I AM a Christian. I know it down to the tips of my toes! I feel it within the depths of my soul! And I am absolutely SURE of my salvation through Jesus Christ. No doubt. I've never rolled in the ailes of a chuch, spoke in tongues, etc... none of my actions or inactions have "saved" me. However, I have had a life changing experience and I have had peace and joy for the first time in my life. I am a changed person and I am changed for the better. (I was something else, let me tell you!) I don't try to advertise it and I don't run up to people and announce it. But EVERYONE notices it. Living it, has been the best witness. I'm no longer all about ME. And that was ALL I was about before. I was so empty.

    I don't believe that religion is going to save anyone. Christ is another story. Part of being saved, DOES involve the Holy Spirit. Romans 8 covers a lot about the Holy Spirit. We recieve the Holy Spirit when we become Christians. Being a Christian without having the Holy Spirit is like being an ocean without water. It's just not possible.

    If someone is trying to convince you that you have to speak in tongues in order to prove you have the Holy Spirit, and you buy into that, eventually, you may start doing it. It doesn't make it genuine. That is not proof that you are accepted by God. You will KNOW it. No one else can tell you that you are or aren't. You just know it in your heart.

    I found out a lot about the Holy Spirit by looking in the Concordance and reading all of the Scriptures that talk about Him.

    If you feel like you have some doubts, pray about it. Talk to Jesus and the Father like you would talk to your best friend or closest relative. Share your concerns with God and you will get answers. And read the Bible. Galatians and Romans speak a lot about the gospel and about the Holy Spirit. Read Gal.5 especially. This will help you to determine if you are walking in the Spirit. Do you have the fruit of the flesh or the Spirit? This will tell you the difference. It also points out that Laws and rituals do not provide salvation.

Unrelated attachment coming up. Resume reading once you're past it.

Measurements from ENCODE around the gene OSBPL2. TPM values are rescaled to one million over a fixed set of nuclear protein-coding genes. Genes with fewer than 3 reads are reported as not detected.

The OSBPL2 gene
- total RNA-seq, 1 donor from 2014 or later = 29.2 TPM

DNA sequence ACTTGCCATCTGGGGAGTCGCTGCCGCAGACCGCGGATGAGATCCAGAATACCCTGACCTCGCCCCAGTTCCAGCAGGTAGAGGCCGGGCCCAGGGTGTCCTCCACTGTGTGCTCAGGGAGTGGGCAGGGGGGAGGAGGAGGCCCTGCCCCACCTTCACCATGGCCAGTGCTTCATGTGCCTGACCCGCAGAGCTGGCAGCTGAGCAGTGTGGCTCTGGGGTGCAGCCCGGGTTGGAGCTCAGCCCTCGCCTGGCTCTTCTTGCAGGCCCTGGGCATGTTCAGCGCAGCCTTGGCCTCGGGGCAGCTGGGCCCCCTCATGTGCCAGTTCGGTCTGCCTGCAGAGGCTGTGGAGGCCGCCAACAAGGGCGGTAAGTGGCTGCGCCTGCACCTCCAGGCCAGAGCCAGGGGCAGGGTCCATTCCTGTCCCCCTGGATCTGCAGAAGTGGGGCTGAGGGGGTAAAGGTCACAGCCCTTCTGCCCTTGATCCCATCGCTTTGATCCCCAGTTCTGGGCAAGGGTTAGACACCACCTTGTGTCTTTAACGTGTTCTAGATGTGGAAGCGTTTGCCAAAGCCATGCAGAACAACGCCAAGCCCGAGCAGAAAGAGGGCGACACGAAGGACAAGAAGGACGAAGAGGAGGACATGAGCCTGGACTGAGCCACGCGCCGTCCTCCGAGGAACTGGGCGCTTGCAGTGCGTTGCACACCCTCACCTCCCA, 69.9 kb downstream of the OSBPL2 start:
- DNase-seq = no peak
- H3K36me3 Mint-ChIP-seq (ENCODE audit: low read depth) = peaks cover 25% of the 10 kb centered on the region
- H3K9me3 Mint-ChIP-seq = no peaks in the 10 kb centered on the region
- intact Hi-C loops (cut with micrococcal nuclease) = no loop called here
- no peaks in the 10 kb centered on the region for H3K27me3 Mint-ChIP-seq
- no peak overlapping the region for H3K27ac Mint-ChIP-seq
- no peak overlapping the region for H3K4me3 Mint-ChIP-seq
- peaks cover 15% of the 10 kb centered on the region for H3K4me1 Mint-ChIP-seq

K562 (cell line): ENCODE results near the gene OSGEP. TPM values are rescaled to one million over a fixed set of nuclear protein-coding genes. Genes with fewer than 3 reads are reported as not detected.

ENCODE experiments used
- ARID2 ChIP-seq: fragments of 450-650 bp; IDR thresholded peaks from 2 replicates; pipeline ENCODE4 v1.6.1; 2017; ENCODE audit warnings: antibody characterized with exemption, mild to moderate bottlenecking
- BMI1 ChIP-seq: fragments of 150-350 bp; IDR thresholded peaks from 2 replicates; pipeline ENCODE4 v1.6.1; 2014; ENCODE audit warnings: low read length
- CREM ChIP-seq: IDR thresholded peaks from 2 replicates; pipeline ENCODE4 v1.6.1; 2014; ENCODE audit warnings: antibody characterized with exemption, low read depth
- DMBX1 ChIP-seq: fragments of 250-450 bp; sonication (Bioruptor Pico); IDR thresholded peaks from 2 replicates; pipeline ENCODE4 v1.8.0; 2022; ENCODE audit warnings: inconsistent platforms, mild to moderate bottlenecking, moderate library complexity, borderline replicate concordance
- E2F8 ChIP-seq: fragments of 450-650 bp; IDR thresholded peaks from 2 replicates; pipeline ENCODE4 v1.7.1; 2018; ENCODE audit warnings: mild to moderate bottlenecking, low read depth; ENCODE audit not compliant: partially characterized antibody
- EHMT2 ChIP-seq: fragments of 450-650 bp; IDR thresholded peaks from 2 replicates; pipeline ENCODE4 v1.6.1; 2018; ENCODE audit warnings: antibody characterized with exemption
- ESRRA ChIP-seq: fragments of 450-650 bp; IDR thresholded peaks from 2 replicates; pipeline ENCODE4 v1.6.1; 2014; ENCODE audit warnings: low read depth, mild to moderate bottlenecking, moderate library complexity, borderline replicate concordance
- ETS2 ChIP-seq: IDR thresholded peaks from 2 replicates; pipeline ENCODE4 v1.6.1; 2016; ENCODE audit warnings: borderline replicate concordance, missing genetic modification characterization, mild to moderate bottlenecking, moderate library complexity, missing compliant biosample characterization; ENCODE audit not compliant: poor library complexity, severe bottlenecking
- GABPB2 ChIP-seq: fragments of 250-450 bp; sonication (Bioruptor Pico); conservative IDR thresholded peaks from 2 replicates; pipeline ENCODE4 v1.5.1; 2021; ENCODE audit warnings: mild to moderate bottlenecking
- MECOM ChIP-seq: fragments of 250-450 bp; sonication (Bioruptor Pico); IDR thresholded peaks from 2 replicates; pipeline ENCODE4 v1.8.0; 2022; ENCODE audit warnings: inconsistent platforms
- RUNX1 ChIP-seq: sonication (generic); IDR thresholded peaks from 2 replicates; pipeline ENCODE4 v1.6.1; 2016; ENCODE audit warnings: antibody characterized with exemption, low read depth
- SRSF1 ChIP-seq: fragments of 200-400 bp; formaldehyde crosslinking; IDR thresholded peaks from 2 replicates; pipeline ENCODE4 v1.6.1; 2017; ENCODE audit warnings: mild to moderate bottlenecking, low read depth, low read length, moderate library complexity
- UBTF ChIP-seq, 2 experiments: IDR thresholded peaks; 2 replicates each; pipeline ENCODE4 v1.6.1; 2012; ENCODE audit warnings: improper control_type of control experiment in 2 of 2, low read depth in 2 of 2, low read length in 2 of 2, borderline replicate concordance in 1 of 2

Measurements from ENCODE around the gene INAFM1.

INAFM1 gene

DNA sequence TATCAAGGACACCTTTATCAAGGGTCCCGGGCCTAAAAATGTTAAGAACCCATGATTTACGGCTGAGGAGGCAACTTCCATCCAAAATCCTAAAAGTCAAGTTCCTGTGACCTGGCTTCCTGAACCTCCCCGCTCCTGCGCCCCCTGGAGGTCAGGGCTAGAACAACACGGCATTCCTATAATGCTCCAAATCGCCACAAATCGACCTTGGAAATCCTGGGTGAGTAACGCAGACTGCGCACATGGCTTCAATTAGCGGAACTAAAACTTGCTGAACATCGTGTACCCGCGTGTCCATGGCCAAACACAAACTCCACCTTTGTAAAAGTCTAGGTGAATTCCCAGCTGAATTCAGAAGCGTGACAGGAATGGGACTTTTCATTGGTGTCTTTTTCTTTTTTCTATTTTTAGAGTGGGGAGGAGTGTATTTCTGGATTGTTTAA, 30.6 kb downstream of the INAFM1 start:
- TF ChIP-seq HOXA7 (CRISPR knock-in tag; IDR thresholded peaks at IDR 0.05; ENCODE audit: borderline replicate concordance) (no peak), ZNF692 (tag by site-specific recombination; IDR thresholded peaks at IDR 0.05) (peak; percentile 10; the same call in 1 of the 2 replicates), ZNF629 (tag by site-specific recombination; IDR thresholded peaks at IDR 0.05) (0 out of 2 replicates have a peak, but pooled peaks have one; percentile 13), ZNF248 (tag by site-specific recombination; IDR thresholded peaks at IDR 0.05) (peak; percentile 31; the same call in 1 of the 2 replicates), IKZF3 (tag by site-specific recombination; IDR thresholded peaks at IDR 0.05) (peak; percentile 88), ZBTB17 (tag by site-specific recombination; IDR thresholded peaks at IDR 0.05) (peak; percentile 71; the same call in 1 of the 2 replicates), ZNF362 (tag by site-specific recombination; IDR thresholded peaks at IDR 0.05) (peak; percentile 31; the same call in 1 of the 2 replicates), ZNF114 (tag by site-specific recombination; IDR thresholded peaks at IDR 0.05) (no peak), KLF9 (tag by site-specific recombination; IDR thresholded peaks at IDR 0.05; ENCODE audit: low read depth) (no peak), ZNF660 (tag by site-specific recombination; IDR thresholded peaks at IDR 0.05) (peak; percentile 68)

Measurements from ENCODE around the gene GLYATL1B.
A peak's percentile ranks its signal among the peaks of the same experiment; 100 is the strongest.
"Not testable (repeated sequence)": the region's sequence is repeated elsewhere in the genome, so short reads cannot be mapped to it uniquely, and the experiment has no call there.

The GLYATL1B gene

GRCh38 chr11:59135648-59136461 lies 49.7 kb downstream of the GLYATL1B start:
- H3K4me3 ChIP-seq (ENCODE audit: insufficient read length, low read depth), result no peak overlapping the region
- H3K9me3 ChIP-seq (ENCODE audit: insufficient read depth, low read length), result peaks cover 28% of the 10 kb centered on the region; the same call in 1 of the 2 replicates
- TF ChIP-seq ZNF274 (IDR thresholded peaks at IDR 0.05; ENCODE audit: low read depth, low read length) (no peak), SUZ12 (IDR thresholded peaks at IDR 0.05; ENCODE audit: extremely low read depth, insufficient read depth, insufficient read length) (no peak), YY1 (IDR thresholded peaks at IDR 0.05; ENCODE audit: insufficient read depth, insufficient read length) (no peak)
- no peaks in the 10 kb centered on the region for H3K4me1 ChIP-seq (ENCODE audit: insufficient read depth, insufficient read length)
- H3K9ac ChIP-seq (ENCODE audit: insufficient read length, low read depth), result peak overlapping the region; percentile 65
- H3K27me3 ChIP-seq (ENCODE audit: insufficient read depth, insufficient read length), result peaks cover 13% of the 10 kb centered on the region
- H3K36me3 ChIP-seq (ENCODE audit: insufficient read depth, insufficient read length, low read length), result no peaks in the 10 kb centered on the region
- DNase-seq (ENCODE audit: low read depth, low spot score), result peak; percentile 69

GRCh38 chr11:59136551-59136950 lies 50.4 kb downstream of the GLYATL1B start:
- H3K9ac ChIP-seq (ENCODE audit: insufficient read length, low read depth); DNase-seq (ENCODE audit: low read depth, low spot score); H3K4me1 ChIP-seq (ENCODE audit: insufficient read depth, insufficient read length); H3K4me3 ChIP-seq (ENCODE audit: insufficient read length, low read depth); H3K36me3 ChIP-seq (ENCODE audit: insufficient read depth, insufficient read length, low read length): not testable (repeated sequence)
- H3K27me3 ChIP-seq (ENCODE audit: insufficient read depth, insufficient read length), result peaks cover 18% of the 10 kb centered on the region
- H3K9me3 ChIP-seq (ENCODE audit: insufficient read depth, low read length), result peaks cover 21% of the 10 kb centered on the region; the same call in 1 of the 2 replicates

Salvation through Jesus: You can't DO enough good to earn it, you can't Do enough bad to lose it. You just have to ACCEPT it.

  • Sad emo
    Sad emo

    Baptism in the Spirit doesn't = praying in tongues etc!

    I too have been accused of 'not being saved' both because of not praying in tongues etc and also because I've not been baptised by full immersion! Double whammy!!!!

    The way I see it is that God will not force a 'supernatural' gift (eg tongues) upon you if He knows you aren't comfortable with it. I also think that sometimes the 'natural' gifts (eg teaching, encouragement) are ignored and/or not attributed to God - and yet they are mentioned in Paul's numerous gift lists.

  • M.J.

    The Assembly of God church officially teaches:

    WE BELIEVE...the Baptism in the Holy Spirit is a Special Experience Following Salvation that empowers believers for witnessing and effective service, just as it did in New Testament times. [1 of 4 cardinal doctrines of the A/G]

  • M.J.

    On their website the Foursquare Church describes "Baptism of the Holy Spirit" as "the most important gift a Christian will receive after salvation".

    I suspect the persons you talked to were ill-informed.

    I grew up around A/G 'ers and their emphasis for salvation was "accepting Jesus in your heart" and as your Lord and Savior.